Mid and East Antrim Borough Council prepares to resettle Syrian refugees

Syrian refugees fleeing their war-torn country could be resettled in Mid and East Antrim. INLT-01-700-con
Syrian refugees fleeing their war-torn country could be resettled in Mid and East Antrim. INLT-01-700-con

Mid and East Antrim Borough Council is preparing for the possible resettlement of Syrian refugees within the borough, it has been revealed.

While it has not yet been confirmed that any refugees from the Middle East conflict will be coming to the borough, a meeting is to take place today (Wednesday) between council officials and their statutory and community partners to make plans, should local involvement in the resettlement programme be sought by central Government.

A report presented at a full council meeting on Monday, January 4 revealed that the chief executive, Anne Donaghy, had organised the initial meeting with stakeholders including the PSNI, NIHE, DOE, community and church forums on a borough-wide basis to discuss preparations.

Representatives from Larne Community Development project, Larne Tuesday group, Carrickfergus Community Forum and Carrickfergus Borough Churches’ Forum were among those scheduled to attend.

The report pointed out that while there has to date been “no indication” that Mid and East Antrim will be asked to take refugees in relation to the Syrian Vulnerable Persons Relocation Scheme (SVPRS), it is “Council’s job” to ensure they are prepared should the area be selected.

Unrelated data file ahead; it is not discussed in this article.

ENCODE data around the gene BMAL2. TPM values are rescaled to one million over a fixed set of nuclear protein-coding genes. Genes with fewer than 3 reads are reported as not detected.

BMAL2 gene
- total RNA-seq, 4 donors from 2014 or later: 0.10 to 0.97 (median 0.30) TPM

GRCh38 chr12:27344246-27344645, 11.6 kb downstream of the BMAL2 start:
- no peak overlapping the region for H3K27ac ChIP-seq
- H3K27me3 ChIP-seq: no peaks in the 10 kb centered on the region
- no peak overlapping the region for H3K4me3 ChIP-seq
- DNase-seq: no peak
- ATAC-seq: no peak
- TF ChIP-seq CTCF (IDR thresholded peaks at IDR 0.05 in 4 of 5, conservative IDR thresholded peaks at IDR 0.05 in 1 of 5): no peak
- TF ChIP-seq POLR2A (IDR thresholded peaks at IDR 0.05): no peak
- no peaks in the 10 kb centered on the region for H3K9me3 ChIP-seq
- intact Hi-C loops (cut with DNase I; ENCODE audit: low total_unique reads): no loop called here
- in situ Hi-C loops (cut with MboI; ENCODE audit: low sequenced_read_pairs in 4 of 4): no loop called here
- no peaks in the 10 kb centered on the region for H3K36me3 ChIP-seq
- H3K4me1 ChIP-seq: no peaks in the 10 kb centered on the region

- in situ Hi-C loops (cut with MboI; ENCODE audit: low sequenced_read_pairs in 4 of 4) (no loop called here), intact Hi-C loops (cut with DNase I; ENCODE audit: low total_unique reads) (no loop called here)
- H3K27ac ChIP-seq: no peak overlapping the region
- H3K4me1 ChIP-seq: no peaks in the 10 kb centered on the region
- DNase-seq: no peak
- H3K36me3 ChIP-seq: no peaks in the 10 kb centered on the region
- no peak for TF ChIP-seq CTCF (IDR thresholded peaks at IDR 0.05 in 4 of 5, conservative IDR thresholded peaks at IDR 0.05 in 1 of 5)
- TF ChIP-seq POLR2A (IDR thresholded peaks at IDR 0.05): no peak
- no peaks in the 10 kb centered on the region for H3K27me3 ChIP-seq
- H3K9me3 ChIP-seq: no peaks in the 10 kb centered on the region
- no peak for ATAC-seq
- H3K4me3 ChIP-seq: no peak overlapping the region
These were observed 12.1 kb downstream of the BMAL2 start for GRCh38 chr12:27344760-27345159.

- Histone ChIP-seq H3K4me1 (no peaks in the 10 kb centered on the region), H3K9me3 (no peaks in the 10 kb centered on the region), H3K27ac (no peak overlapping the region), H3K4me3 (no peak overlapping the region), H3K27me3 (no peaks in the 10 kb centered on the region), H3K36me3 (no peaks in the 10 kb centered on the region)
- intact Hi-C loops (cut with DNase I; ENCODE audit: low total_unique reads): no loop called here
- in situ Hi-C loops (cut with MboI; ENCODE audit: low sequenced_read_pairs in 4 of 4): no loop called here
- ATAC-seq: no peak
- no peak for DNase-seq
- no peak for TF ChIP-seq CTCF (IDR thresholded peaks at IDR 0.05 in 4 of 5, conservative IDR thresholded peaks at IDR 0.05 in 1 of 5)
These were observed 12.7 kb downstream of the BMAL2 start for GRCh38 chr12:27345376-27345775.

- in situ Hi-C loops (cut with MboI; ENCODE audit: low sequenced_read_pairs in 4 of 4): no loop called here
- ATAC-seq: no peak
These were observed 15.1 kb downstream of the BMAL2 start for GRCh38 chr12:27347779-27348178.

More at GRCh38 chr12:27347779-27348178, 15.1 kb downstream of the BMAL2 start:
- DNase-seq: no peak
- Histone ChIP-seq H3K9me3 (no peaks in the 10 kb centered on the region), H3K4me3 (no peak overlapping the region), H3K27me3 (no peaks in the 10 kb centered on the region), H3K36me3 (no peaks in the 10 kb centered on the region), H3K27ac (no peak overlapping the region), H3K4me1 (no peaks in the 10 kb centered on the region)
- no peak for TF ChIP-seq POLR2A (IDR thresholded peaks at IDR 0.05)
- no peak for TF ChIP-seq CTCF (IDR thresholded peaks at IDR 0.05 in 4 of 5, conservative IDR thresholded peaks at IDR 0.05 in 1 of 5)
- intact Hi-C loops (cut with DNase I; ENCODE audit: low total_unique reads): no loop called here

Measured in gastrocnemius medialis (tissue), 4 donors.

Councillors were also reminded that following the announcement in September, 2015 by the Prime Minister of an expansion of the VPR scheme to resettle up to 20,000 Syrian refugees, the NI Executive had offered to receive a group of 50-100 by the end of December and further groups in the New Year.

Members were told that, currently, council is awaiting further advice from the Department for Social Development on whether Mid and East Antrim will be asked to resettle any refugees.

Should that happen, it was claimed that council’s involvement should require “modest” staff resource and no financial commitment.

The report noted that the VPR scheme prioritises certain groups of people, including those with medical needs, those who have survived violence and torture, women at risk, or vulnerable children.

The process established by the Strategic Planning Group and Operational Planning Group to resettle refugees involves them first being taken to a welcome centre before being moved to temporary accommodation secured by the Housing Executive.

The report states that “it is hoped that within a period of six months the temporarily accommodated refugees will then be moved to permanent accommodation”.